Don Tapscott is the chancellor of Trent University.
Justin Trudeau's decisive election victory proved that negative attack ads don't always work. It also gives hope that a new generation of politicians can lead us from the hyper-partisan, rancorous and unproductive climate of today's democracy to a new era of thoughtful discussion, open government and productive action.
One remarkable aspect of his win is that the Liberals – at his insistence – refused to use negative advertising. He refused to use the tactic that is the cornerstone of virtually all contemporary political campaigns.
Just as they had done with previous Liberal leaders Stéphane Dion and Michael Ignatieff, the Conservative Party launched a comprehensive attack-ad program many months before the election was called. The ads said Mr. Trudeau was "just not ready" to lead. They mischaracterized his platform, such as falsely asserting he proposed permanent deficits. One TV ad ridiculed his appearance, showing common folk sitting around a table commenting on his hair.
Politicians everywhere know that negative advertising is toxic to democracy, poisoning reasoned political debate and dumbing down the discussion. Its main goal is often not to win over voters but simply to suppress voting that could hurt them. Parties do this because pollsters tell them that such advertising works.
Mr. Trudeau stated from the beginning that he was going to focus on the issues and not play Stephen Harper's game. He built a campaign that engaged voters online and elsewhere and solicited their views. It appears that the electorate, particularly young people, saw through the negative messaging and Mr. Harper's campaign not only flopped, it backfired.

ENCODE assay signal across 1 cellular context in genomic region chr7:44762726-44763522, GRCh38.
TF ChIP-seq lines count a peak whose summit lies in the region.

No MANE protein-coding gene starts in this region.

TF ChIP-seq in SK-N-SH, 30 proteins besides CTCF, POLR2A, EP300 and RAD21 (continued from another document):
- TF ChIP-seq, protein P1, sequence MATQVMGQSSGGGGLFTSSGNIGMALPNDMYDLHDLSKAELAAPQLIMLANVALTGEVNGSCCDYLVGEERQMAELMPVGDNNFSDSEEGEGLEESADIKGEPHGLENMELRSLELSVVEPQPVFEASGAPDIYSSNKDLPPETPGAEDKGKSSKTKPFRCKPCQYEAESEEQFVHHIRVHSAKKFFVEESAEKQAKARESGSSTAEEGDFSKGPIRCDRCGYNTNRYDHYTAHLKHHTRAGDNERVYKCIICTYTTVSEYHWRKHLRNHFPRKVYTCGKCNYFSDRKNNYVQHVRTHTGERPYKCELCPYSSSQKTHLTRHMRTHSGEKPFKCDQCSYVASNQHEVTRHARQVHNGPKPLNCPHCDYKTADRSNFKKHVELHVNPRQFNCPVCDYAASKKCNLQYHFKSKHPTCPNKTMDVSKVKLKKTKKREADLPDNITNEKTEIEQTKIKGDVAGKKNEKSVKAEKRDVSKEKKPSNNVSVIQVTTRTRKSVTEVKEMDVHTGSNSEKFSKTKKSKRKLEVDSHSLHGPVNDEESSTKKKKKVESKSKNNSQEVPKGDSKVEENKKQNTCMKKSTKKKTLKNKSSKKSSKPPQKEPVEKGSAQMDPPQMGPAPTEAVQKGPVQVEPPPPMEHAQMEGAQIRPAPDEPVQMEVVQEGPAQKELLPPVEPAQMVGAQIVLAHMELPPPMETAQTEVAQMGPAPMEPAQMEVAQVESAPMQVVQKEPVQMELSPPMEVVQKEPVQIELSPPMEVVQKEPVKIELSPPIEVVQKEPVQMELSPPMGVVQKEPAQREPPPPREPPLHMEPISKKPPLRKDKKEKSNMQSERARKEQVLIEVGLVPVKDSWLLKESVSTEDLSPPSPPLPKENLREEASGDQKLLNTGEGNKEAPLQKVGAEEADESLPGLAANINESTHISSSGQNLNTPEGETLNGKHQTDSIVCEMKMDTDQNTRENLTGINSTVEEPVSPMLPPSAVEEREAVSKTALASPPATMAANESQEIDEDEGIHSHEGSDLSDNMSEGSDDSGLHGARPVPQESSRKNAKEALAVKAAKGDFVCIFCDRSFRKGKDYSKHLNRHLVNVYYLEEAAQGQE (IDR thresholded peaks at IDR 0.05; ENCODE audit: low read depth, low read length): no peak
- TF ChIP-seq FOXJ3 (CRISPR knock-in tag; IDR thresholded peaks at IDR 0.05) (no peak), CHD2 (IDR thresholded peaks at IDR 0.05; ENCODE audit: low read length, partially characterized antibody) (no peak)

People were pumped by the Liberals' positive campaign. Voter turnout jumped to 69 per cent from 61 per cent in the 2011 election. An unprecedented number of voters turned out at advance polls, and voting on university and college campuses also set records. This is in stark contrast to electoral trends in the United States and other Western countries, where a growing number of citizens just aren't voting. Not since the dawn of universal suffrage in the established democracies have voters been angrier with their governors. Nor have so many citizens in so many countries acted on the bumper sticker exhortation: "Don't Vote! It Only Encourages Them!"
In particular, young people are looking for ways other than voting to bring about social change. This was the case in Canada in 2011, when only 35 per cent of youth voted. The upshot is an emerging crisis of legitimacy of our democratic institutions.
Which is why Mr. Trudeau's campaign was so significant. It showed that the cynical behaviour of politicians to achieve and hold onto power might actually be counterproductive. It's time for political leaders everywhere to follow in his footsteps and give a damn about democracy. To rebuild the public's trust in political institutions, elected officials need to embrace integrity, which is about honesty and consideration of the long-term interests of citizens and others.
Honest politicians establish trusting relationships with voters and they attempt to be truthful, not distort opponents' views. They must be accurate and complete in communications. They have regard for the interests, desires and feelings of others, especially the electorate. They don't kill important and deep political discussion with negative attack ads.
To restore legitimacy we need a new era of democracy based on integrity, active citizenship, and a culture of public discourse and participation. The Trudeau victory suggests that with a new generation of savvy voters, this may also be the way to win.